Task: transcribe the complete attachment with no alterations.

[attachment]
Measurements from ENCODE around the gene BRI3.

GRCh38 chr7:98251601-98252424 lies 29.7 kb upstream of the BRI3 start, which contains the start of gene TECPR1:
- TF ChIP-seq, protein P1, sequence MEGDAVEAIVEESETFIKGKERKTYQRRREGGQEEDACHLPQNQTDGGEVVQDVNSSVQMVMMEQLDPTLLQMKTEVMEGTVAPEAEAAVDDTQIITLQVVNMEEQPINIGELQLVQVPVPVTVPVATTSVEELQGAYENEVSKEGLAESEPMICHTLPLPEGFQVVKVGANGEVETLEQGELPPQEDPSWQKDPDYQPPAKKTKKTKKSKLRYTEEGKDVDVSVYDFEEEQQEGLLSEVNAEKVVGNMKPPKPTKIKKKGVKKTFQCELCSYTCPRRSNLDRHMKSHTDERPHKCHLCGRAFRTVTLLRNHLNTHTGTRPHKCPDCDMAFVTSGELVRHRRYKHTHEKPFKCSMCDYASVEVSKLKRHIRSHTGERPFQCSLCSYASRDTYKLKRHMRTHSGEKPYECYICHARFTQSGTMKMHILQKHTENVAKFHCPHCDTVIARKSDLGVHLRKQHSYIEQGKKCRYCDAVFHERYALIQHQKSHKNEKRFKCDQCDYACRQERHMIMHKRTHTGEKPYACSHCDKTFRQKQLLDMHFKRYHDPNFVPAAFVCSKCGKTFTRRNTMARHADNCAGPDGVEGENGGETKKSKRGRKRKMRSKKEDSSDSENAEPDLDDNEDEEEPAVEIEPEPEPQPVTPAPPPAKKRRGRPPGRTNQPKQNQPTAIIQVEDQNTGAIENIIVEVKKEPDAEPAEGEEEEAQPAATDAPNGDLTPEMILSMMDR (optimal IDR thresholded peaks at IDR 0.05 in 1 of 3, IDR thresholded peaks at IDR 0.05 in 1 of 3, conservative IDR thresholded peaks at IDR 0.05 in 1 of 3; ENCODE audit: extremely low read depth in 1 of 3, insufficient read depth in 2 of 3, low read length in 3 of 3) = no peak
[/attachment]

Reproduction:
Measurements from ENCODE around the gene BRI3.

GRCh38 chr7:98251601-98252424 lies 29.7 kb upstream of the BRI3 start, which contains the start of gene TECPR1:
- TF ChIP-seq, protein P1, sequence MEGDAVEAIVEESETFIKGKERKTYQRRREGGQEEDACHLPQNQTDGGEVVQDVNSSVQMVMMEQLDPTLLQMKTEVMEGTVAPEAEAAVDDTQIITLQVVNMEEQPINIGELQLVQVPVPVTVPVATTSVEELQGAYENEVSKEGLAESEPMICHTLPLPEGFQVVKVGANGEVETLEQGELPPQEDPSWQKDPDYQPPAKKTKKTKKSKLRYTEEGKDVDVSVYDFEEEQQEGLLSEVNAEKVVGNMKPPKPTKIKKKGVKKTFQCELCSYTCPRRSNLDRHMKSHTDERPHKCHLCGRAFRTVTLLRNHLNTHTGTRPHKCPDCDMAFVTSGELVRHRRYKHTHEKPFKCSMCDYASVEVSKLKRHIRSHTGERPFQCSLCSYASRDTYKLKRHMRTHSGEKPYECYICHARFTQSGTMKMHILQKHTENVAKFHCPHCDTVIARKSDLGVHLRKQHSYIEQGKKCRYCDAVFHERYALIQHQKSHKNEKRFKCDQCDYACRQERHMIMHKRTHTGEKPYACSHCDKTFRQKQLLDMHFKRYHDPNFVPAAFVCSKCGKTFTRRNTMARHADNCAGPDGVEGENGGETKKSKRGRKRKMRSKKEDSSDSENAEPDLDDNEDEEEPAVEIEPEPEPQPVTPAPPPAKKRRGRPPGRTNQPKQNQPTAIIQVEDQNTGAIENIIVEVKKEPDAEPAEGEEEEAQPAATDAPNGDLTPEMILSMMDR (optimal IDR thresholded peaks at IDR 0.05 in 1 of 3, IDR thresholded peaks at IDR 0.05 in 1 of 3, conservative IDR thresholded peaks at IDR 0.05 in 1 of 3; ENCODE audit: extremely low read depth in 1 of 3, insufficient read depth in 2 of 3, low read length in 3 of 3) = no peak